Maintaining vision and eye health: an essential part of residential care


Covid-19 outbreaks in care homes have caused disruption and been extremely challenging for the care sector. Homes have often had to balance managing national guidance and local health protection advice with families’ wishes and expectations, whilst dealing with workforce shortages and supply chain issues. Keeping care home staffing numbers to an adequate level has been a key priority, and at times a struggle, for all providers throughout the pandemic and will continue to be as the country adjusts to living with Covid-19.

Healthcare provision in care homes has undoubtedly been affected throughout the pandemic. Care homes and public health teams have been asked to make decisions on when and how to allow visitors entry, conversely at times finding it difficult to secure visits from healthcare providers. The assessment of the risk of exposing residents to Covid-19 infections against the risk of delaying the diagnosis of other health conditions have therefore understandably yielded different outcomes depending on a whole range of local factors.

This has in turn impacted on residents’ access to eye care services. Visits, clinics and spectacle deliveries have had to be cancelled, at times at short notice. From a clinical perspective this gives cause for concern. Like other medical care, early detection and intervention is often crucial. Whilst keeping residents safe from avoidable Covid-19 infections is the number one priority, delaying eye care also has the potential for causing unintended harm to some residents’ vision. For examples, for older people with less capacity for adjustment two weeks or more without good vision correction is a long time.

The Department of Health and Social Care updated the guidance on care home visiting on 24 February 2022. It confirms that there are no nationally set direct restrictions on visiting in care homes, and contains a key message around professional visits: “Health, social care and other professionals need to visit care home residents to provide services. Care homes should facilitate these visits while ensuring necessary testing, IPC and PPE measures are adhered to. The arrangements for visiting professionals differ from those for family and friends visiting the care home. During an outbreak visiting professionals should normally be able to continue to visit, provided they adhere with all necessary IPC precautions.”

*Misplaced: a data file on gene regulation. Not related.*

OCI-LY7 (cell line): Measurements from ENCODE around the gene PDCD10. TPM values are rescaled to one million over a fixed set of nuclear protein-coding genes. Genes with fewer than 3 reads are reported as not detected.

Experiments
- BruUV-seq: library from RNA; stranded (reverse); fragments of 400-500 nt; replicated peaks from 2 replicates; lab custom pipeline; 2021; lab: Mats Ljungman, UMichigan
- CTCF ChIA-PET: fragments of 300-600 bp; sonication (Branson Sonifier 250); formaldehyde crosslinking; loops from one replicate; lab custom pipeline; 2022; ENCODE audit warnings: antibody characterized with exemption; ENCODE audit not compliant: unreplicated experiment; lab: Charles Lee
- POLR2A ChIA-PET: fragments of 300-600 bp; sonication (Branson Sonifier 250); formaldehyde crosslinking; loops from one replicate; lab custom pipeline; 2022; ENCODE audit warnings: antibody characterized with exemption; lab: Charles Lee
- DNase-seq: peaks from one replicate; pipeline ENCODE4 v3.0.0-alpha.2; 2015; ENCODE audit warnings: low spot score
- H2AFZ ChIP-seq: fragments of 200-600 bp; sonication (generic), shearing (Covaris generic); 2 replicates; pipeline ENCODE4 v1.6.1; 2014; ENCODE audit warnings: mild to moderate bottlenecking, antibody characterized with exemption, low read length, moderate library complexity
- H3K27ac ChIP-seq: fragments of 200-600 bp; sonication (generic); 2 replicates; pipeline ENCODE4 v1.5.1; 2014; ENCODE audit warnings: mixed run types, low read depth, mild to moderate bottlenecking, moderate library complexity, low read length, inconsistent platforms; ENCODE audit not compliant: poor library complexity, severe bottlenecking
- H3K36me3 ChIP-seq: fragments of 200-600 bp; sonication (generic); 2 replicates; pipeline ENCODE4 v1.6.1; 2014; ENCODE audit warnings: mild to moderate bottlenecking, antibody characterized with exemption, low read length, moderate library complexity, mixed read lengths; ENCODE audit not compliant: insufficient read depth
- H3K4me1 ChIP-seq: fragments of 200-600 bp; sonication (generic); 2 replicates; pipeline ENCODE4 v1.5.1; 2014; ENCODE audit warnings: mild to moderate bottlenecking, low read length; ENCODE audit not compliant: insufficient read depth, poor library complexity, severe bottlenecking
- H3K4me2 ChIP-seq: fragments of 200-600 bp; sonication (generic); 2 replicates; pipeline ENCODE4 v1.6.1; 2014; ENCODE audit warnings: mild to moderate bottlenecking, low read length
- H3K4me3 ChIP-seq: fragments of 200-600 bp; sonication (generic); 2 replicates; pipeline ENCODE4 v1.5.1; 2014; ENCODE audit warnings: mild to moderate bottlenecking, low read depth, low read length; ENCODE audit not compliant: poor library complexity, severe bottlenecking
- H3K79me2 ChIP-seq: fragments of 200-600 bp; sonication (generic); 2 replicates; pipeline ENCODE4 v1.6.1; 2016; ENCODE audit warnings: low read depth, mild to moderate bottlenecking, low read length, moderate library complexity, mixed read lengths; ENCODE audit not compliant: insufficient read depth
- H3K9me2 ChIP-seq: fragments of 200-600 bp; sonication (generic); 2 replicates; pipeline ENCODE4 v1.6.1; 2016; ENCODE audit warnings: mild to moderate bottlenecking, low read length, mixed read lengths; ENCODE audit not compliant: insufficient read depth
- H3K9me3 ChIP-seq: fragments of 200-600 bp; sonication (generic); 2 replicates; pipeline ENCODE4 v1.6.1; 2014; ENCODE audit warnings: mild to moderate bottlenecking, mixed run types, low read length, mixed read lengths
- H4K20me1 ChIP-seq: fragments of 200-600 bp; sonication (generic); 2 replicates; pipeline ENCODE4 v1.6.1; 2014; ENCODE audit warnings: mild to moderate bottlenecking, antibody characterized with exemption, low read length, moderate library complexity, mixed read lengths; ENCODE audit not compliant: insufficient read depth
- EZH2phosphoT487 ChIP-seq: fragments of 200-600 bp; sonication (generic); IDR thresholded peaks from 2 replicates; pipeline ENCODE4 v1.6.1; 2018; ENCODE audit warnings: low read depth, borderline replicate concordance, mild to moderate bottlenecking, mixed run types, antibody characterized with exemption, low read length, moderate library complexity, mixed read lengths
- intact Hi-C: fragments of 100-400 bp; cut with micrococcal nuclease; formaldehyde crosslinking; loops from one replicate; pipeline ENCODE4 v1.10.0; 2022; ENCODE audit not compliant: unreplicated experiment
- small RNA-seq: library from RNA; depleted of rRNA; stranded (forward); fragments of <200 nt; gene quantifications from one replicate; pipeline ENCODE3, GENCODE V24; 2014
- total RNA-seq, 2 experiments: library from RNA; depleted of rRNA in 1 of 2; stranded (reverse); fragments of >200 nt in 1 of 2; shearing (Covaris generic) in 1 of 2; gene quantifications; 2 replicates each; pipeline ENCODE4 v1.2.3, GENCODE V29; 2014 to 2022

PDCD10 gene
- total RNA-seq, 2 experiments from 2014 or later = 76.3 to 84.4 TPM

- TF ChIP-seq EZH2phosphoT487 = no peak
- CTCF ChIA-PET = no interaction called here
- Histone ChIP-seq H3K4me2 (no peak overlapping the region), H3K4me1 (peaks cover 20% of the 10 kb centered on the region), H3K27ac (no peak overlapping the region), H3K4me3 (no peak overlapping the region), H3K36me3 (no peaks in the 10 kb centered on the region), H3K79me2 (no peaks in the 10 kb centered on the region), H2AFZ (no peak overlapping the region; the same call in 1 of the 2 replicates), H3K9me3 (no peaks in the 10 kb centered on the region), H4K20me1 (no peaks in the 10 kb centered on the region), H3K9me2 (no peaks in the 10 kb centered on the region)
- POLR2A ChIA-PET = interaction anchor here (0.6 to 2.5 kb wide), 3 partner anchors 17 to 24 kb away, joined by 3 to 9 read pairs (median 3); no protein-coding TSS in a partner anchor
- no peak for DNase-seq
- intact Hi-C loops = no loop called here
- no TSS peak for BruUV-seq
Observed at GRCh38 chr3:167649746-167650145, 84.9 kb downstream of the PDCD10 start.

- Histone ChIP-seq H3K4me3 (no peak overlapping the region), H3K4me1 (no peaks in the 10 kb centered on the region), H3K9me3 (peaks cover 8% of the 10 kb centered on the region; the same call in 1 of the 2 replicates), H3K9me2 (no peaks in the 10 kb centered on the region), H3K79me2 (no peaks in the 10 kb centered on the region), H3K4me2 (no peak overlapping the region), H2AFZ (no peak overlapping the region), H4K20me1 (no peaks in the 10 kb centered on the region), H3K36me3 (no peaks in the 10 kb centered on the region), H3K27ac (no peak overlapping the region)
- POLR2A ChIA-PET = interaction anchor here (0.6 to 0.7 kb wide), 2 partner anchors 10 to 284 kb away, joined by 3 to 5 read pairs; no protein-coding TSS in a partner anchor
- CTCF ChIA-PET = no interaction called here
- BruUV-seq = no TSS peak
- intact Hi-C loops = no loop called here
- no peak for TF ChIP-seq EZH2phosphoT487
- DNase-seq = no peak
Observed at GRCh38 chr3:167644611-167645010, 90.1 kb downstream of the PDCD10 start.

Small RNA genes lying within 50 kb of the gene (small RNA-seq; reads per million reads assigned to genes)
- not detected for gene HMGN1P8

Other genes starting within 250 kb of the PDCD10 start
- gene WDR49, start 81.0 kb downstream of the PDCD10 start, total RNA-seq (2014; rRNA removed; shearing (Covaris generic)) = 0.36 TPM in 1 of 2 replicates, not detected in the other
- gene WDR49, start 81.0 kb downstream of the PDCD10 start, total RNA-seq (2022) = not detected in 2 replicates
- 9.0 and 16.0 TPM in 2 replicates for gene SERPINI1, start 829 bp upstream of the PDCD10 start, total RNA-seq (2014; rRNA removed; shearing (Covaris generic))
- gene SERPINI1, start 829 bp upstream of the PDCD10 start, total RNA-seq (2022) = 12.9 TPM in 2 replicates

Care homes are therefore strongly encouraged to offer visiting optometrists and dispensing opticians the same access as other visiting health professionals such as District Nurses and GPs.

Eye care is essential medical care.

As highlighted in the Primary Eyecare Sector’s Domiciliary Eyecare Committee issued guidance on 27 September 2021, visual impairment in older age is high risk because it can lead to:

  • increased falls and often mortality, especially in female patients following hip fractures
  • becoming more socially isolated as people are unable to carry on with their usual activities including reading, watching TV, conversing with other residents
  • becoming reluctant to join in arranged activities or have meals
  • losing confidence in many areas in their lives
  • depression, loneliness, and cognitive decline

Timely intervention through regular eye care prevents sight loss. Eye health decline can happen very rapidly and there is substantial evidence of people in care home settings living with undetected retinal or macular damage. This has been exacerbated during the pandemic and is leading to health inequity between patients in care homes and those who live in their own homes or with family.

Working together

We want to support you and will do everything we can to get this right. The national care home associations, the Domiciliary Eyecare Committee and NHS England are all in agreement. Enabling domiciliary eye care providers to access residents in care homes, including, as far as possible, during outbreaks or lockdowns, is an essential part of maintaining their general health and wellbeing.

We encourage care homes to review their risk assessments for healthcare professional visits, in line with national and local guidance. As with all other visiting healthcare professionals, domiciliary eye care service providers have robust infection prevention and control procedures in place, including rigorous use of PPE, testing and travel and equipment hygiene.

Thank you for all you are doing to ensure care home residents have timely access to healthcare professionals.

A timely reminder from the National Care Forum…

Source: Care-home-article-v5-dispening-opticians-now-included_.pdf

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